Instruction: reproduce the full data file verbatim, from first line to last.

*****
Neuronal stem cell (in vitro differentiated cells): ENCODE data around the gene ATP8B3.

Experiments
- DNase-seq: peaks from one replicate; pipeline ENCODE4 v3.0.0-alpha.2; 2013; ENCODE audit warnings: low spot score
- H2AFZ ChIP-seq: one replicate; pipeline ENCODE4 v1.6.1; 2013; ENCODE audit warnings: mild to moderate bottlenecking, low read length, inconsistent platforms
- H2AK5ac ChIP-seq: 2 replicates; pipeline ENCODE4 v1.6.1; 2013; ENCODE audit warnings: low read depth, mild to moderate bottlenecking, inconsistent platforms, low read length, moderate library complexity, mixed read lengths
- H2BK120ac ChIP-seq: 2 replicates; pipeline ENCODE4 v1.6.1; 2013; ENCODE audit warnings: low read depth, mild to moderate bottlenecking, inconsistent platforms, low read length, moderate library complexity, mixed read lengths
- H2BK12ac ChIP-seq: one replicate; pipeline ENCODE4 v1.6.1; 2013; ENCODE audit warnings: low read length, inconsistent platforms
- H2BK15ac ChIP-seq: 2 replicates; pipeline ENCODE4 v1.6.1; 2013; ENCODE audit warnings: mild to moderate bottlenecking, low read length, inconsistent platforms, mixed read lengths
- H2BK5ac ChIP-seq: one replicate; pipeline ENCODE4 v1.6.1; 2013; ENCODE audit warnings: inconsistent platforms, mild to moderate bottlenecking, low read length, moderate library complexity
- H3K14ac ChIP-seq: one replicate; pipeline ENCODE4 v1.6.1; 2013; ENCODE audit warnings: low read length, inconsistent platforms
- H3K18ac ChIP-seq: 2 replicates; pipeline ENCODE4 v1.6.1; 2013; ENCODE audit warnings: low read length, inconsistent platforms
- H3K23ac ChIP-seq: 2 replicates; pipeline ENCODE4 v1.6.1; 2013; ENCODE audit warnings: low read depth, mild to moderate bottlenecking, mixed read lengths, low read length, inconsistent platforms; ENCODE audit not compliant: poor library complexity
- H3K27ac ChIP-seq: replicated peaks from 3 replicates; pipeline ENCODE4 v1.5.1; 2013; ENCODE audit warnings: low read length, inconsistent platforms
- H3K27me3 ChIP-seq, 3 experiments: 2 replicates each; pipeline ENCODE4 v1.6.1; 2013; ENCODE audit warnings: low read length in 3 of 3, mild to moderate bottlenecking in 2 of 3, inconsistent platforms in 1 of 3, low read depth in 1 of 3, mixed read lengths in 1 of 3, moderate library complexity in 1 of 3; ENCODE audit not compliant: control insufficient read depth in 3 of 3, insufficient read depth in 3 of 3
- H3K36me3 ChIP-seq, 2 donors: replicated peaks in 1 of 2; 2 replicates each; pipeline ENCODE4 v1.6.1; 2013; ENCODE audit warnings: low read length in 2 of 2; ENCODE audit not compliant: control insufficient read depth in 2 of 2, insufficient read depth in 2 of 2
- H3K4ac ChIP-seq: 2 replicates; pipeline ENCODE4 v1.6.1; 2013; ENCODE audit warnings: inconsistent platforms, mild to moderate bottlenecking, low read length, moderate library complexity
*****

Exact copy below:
Neuronal stem cell (in vitro differentiated cells): ENCODE data around the gene ATP8B3.

Experiments
- DNase-seq: peaks from one replicate; pipeline ENCODE4 v3.0.0-alpha.2; 2013; ENCODE audit warnings: low spot score
- H2AFZ ChIP-seq: one replicate; pipeline ENCODE4 v1.6.1; 2013; ENCODE audit warnings: mild to moderate bottlenecking, low read length, inconsistent platforms
- H2AK5ac ChIP-seq: 2 replicates; pipeline ENCODE4 v1.6.1; 2013; ENCODE audit warnings: low read depth, mild to moderate bottlenecking, inconsistent platforms, low read length, moderate library complexity, mixed read lengths
- H2BK120ac ChIP-seq: 2 replicates; pipeline ENCODE4 v1.6.1; 2013; ENCODE audit warnings: low read depth, mild to moderate bottlenecking, inconsistent platforms, low read length, moderate library complexity, mixed read lengths
- H2BK12ac ChIP-seq: one replicate; pipeline ENCODE4 v1.6.1; 2013; ENCODE audit warnings: low read length, inconsistent platforms
- H2BK15ac ChIP-seq: 2 replicates; pipeline ENCODE4 v1.6.1; 2013; ENCODE audit warnings: mild to moderate bottlenecking, low read length, inconsistent platforms, mixed read lengths
- H2BK5ac ChIP-seq: one replicate; pipeline ENCODE4 v1.6.1; 2013; ENCODE audit warnings: inconsistent platforms, mild to moderate bottlenecking, low read length, moderate library complexity
- H3K14ac ChIP-seq: one replicate; pipeline ENCODE4 v1.6.1; 2013; ENCODE audit warnings: low read length, inconsistent platforms
- H3K18ac ChIP-seq: 2 replicates; pipeline ENCODE4 v1.6.1; 2013; ENCODE audit warnings: low read length, inconsistent platforms
- H3K23ac ChIP-seq: 2 replicates; pipeline ENCODE4 v1.6.1; 2013; ENCODE audit warnings: low read depth, mild to moderate bottlenecking, mixed read lengths, low read length, inconsistent platforms; ENCODE audit not compliant: poor library complexity
- H3K27ac ChIP-seq: replicated peaks from 3 replicates; pipeline ENCODE4 v1.5.1; 2013; ENCODE audit warnings: low read length, inconsistent platforms
- H3K27me3 ChIP-seq, 3 experiments: 2 replicates each; pipeline ENCODE4 v1.6.1; 2013; ENCODE audit warnings: low read length in 3 of 3, mild to moderate bottlenecking in 2 of 3, inconsistent platforms in 1 of 3, low read depth in 1 of 3, mixed read lengths in 1 of 3, moderate library complexity in 1 of 3; ENCODE audit not compliant: control insufficient read depth in 3 of 3, insufficient read depth in 3 of 3
- H3K36me3 ChIP-seq, 2 donors: replicated peaks in 1 of 2; 2 replicates each; pipeline ENCODE4 v1.6.1; 2013; ENCODE audit warnings: low read length in 2 of 2; ENCODE audit not compliant: control insufficient read depth in 2 of 2, insufficient read depth in 2 of 2
- H3K4ac ChIP-seq: 2 replicates; pipeline ENCODE4 v1.6.1; 2013; ENCODE audit warnings: inconsistent platforms, mild to moderate bottlenecking, low read length, moderate library complexity